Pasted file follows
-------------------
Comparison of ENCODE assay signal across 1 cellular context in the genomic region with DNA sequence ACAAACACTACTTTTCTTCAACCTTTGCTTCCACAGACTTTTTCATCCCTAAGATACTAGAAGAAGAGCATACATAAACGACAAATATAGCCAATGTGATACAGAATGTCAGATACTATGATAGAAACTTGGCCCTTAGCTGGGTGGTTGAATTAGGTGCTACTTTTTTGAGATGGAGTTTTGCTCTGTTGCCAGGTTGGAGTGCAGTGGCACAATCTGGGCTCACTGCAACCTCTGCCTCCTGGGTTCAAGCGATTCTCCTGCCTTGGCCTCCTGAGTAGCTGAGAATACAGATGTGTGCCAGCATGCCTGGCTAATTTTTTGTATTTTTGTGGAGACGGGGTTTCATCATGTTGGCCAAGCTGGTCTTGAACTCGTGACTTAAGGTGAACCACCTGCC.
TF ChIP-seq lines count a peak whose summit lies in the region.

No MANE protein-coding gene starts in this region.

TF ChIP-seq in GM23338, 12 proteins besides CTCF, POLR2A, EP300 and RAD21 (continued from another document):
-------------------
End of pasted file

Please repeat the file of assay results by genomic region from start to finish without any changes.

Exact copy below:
Comparison of ENCODE assay signal across 1 cellular context in the genomic region with DNA sequence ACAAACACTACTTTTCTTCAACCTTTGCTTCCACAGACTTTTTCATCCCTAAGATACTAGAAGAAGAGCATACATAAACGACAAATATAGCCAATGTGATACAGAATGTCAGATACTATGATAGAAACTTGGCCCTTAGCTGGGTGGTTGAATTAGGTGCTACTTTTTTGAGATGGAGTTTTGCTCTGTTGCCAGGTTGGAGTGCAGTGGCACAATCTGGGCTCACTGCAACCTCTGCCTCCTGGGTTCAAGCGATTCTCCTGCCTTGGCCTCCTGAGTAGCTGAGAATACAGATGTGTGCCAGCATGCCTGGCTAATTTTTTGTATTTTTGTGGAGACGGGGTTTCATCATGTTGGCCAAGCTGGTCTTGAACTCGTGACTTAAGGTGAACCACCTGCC.
TF ChIP-seq lines count a peak whose summit lies in the region.

No MANE protein-coding gene starts in this region.

TF ChIP-seq in GM23338, 12 proteins besides CTCF, POLR2A, EP300 and RAD21 (continued from another document):